Following up on Mischa Honeck’s interesting post, “Innocent Ignorance: Whitewashing an Empire with the Boy Scouts of America,” which includes a link to a 1914 Boy Scout Handbook, we have found a year’s worth of Boys’ Life from 1915 at the Internet Archive. This official BSA magazine contains stories, Scouting news, advice, photographs, advertisements, and more—some 580 pages of it in 1915. Below are four of the covers, one of them created by Norman Rockwell, an artist who was famous for capturing much that was ostensibly “innocent” about America.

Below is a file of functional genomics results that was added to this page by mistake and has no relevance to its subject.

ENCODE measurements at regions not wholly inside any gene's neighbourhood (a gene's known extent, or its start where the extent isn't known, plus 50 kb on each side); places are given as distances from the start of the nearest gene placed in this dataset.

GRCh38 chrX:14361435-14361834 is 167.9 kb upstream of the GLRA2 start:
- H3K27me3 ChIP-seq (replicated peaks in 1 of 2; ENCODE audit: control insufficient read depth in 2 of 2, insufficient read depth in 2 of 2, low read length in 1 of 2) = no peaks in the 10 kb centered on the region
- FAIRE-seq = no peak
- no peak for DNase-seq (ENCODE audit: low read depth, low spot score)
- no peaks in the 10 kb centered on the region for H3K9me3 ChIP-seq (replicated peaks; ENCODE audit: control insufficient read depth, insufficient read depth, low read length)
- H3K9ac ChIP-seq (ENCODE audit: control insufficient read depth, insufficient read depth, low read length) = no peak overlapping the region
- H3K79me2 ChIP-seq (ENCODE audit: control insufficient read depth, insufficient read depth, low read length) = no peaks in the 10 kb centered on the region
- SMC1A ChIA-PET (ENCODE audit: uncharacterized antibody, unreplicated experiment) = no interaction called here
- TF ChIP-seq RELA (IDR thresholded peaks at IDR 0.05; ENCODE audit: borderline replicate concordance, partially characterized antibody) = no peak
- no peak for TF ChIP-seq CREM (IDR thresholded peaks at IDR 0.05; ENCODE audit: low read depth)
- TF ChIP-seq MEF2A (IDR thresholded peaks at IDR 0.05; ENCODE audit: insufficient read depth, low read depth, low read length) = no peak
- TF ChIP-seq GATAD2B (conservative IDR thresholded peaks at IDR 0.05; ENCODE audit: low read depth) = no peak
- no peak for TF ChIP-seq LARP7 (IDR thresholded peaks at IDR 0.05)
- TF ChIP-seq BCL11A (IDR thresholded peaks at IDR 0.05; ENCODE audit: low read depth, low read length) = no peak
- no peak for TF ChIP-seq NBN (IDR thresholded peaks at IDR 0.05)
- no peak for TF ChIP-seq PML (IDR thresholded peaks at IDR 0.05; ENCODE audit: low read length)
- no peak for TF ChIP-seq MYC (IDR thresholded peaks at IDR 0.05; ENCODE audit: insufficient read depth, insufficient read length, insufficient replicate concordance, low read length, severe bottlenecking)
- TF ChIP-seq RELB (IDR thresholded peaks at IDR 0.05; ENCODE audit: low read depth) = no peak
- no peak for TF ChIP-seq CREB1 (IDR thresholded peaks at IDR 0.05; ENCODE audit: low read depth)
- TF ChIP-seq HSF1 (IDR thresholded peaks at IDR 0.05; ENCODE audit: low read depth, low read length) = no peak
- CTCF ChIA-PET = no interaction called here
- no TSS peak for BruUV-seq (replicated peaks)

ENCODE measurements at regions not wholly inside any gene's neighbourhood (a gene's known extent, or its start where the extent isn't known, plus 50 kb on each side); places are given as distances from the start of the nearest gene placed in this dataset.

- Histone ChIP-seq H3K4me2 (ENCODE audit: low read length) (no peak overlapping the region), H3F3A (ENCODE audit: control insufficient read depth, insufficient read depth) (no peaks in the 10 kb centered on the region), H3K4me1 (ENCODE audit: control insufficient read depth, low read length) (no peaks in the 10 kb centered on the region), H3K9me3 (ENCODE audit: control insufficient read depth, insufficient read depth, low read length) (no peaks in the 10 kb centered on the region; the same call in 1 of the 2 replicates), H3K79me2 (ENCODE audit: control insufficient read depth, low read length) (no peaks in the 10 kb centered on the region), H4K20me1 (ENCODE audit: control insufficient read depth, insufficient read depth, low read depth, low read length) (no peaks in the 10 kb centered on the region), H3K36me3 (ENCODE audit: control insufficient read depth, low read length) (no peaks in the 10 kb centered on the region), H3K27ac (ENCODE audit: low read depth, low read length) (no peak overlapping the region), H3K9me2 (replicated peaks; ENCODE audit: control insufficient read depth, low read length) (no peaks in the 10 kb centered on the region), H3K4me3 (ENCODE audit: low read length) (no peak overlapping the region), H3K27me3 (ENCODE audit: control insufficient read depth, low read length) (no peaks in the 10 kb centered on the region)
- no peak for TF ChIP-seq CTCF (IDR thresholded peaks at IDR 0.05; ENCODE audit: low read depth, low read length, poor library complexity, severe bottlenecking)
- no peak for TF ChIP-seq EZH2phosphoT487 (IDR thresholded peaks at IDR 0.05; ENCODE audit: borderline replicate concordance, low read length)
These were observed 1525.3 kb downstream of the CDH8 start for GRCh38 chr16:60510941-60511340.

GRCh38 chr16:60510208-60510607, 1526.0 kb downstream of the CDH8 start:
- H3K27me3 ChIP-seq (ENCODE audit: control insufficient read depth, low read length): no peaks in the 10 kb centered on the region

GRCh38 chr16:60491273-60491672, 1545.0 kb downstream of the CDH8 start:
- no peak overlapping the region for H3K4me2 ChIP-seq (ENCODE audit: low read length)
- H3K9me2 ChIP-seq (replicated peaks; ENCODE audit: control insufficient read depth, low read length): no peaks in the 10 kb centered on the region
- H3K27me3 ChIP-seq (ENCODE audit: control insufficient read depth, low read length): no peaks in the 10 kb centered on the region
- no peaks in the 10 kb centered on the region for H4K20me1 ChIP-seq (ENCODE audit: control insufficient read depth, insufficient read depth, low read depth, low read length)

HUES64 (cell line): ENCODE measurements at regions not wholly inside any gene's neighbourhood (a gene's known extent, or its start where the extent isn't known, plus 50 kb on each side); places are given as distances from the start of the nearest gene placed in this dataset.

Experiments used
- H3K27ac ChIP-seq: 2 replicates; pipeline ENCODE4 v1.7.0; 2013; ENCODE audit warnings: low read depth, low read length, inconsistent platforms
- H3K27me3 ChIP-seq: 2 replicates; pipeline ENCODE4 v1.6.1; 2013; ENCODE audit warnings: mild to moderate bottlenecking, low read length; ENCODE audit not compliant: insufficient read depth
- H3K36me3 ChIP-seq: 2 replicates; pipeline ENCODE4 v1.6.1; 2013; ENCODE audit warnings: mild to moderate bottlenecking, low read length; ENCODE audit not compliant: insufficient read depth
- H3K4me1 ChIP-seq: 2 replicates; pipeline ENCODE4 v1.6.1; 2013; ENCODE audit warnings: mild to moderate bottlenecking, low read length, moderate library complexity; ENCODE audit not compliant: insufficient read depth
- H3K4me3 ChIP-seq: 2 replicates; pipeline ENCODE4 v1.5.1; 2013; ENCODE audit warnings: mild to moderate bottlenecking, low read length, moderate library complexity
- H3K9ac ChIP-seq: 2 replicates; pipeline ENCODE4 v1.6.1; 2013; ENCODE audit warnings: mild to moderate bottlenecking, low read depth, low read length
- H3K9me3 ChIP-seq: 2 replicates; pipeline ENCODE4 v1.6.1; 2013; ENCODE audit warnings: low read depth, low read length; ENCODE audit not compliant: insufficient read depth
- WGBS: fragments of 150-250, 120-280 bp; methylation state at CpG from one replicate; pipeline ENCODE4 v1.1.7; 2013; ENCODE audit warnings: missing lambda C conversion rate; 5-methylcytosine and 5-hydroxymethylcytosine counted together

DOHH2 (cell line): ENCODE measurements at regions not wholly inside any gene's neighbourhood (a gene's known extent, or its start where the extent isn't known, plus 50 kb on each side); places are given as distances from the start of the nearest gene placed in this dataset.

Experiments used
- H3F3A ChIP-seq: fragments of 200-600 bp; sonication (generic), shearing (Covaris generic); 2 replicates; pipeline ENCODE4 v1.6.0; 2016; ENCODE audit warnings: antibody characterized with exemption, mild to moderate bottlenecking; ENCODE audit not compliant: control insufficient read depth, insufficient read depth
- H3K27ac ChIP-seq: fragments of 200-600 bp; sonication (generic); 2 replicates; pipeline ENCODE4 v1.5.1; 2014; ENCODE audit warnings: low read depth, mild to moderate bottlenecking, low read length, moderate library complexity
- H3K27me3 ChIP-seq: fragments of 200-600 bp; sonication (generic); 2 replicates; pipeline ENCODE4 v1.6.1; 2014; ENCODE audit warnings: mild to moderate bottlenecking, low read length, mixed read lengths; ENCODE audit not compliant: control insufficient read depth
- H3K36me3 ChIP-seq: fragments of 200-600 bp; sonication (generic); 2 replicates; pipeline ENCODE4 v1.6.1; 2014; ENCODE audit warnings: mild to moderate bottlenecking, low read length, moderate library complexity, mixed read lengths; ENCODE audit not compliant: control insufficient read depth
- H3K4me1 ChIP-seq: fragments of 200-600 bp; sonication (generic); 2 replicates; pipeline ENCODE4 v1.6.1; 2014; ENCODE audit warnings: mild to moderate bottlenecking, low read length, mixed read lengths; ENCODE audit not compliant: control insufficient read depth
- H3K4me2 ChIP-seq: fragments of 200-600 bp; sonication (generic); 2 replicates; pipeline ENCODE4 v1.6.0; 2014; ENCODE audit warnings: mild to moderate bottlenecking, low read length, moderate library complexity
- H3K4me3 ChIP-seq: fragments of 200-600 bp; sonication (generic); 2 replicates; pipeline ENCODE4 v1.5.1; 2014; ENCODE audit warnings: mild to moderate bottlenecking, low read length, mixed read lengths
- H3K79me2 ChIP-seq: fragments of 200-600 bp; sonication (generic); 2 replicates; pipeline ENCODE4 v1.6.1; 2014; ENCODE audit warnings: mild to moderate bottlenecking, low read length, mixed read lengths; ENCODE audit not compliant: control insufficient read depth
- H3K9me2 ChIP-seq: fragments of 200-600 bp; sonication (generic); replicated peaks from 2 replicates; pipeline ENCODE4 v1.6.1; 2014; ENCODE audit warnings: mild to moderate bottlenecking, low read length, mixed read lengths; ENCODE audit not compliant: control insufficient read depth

The stimulating blog Black Perspectives has published an online roundtable on Black Women and the Politics of Respectability that includes two posts clearly relevant to the history of knowledge. Instead of exploring the link between education and respectability that is familiar, for example, in European social history, these pieces scrutinize the special role played by respectability in African American communities as part of what W.E.B. Du Bois called “this sense of looking at one’s self through the eyes of others.”1 One response to this acute awareness of scrutiny in a racist society were “pedagogies of respectability,” produced for and circulated via black periodicals and films in the early twentieth century. See Jane Rhodes, “Race, Media, and Black Womanhood in the Early Twentieth Century” for more.